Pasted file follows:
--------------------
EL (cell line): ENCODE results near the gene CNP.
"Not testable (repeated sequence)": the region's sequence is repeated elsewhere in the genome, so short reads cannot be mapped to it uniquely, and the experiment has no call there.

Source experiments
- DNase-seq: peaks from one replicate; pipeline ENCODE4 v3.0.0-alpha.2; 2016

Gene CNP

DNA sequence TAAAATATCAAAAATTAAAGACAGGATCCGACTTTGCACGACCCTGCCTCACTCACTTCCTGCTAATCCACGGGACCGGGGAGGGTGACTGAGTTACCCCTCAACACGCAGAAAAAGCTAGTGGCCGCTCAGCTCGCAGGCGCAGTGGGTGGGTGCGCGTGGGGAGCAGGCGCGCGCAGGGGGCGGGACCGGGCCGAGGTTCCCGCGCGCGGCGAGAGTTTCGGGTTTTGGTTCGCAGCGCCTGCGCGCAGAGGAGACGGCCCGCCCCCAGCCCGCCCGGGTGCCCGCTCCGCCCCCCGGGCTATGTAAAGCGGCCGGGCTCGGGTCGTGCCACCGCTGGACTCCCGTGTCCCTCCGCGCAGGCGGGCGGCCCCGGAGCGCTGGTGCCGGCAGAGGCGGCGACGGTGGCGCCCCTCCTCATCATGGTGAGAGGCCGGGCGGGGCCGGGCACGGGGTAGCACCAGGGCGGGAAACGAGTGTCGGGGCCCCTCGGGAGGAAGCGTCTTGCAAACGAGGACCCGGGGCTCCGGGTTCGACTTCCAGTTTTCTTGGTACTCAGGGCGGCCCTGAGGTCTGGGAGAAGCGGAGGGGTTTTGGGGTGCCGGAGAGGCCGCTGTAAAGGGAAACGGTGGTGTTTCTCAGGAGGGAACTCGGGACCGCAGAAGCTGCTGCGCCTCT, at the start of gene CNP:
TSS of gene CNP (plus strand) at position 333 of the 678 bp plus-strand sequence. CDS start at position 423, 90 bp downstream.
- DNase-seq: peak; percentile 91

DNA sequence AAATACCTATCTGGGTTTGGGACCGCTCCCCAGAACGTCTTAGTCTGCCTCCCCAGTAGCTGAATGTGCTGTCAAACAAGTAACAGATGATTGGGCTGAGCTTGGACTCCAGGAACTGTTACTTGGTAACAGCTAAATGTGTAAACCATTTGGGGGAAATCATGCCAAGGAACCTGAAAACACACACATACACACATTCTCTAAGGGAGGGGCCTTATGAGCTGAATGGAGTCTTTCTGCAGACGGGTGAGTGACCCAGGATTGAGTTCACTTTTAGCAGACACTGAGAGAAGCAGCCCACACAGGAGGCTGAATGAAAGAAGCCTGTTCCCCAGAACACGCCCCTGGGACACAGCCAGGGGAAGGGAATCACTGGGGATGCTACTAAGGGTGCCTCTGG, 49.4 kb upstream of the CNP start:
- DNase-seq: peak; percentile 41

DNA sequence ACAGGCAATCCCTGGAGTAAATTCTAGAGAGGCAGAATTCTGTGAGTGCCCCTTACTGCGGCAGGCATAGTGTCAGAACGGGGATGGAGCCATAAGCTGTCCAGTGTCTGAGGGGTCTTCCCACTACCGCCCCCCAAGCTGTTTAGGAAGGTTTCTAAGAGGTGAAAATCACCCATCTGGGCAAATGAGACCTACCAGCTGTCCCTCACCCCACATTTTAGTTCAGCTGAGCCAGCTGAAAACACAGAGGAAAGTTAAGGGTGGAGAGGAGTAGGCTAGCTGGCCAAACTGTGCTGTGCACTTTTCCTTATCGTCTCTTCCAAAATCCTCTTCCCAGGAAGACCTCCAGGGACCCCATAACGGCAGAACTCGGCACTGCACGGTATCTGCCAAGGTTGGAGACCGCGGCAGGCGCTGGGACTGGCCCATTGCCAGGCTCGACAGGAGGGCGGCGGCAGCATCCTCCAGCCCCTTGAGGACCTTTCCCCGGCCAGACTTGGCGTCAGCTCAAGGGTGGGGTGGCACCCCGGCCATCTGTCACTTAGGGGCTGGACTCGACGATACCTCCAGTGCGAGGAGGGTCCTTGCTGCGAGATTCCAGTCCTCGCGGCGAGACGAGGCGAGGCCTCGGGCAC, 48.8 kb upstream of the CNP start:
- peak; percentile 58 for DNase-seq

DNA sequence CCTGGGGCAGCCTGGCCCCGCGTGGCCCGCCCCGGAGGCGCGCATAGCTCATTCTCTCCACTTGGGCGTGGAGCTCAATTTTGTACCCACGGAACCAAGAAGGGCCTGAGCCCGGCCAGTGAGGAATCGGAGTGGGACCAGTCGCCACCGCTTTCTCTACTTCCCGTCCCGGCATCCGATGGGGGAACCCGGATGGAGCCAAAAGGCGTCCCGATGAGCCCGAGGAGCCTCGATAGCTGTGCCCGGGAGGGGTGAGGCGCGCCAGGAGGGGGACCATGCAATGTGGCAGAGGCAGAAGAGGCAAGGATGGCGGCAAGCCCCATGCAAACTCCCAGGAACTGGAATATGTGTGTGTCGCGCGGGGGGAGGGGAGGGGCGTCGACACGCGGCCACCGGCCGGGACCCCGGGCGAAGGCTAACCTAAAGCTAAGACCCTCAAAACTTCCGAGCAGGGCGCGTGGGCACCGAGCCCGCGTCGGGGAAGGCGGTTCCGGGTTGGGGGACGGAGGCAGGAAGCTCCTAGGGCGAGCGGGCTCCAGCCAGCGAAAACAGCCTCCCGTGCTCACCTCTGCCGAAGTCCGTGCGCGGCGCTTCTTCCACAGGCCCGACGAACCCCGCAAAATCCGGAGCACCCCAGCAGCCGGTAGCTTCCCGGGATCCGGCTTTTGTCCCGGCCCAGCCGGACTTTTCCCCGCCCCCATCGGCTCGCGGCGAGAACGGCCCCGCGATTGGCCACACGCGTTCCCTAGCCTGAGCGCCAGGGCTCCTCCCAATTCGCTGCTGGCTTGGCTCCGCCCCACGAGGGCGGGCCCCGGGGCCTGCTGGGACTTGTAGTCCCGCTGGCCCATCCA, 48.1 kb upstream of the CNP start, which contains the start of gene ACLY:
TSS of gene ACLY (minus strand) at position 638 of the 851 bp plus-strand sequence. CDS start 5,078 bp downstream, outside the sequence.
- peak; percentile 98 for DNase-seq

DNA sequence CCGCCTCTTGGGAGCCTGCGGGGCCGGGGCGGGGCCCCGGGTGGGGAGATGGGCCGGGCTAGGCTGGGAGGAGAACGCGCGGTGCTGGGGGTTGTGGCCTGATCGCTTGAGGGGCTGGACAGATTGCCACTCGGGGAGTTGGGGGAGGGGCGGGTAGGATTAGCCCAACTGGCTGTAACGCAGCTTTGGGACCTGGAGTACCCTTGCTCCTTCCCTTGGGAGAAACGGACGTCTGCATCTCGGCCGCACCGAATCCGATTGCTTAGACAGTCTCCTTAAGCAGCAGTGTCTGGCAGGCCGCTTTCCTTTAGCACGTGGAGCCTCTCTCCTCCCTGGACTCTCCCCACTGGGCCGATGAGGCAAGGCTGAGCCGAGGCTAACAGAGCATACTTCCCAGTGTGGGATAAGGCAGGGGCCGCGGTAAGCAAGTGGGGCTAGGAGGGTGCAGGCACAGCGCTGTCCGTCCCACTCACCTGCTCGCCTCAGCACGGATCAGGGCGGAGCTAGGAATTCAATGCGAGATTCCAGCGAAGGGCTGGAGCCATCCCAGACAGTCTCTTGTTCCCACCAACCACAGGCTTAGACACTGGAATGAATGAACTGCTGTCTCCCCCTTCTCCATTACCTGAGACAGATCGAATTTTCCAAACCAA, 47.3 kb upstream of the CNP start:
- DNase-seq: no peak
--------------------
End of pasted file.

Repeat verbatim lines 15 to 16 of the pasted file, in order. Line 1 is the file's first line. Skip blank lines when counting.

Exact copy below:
- peak; percentile 98 for DNase-seq

DNA sequence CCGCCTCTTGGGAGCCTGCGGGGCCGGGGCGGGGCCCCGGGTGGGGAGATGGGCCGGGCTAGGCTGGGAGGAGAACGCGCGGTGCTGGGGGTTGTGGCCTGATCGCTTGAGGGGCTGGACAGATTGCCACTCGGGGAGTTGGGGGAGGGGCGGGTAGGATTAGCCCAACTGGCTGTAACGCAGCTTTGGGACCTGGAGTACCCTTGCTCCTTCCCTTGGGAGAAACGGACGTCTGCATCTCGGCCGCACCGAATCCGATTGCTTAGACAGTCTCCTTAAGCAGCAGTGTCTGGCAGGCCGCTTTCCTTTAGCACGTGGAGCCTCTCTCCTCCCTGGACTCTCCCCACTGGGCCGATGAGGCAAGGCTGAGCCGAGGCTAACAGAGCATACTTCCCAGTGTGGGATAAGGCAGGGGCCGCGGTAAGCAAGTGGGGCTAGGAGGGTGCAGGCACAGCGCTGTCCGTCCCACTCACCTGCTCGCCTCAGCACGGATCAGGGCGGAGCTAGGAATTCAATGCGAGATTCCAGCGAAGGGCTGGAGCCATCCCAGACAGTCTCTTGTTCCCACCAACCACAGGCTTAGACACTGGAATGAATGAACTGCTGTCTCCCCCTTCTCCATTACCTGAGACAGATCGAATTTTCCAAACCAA, 47.3 kb upstream of the CNP start: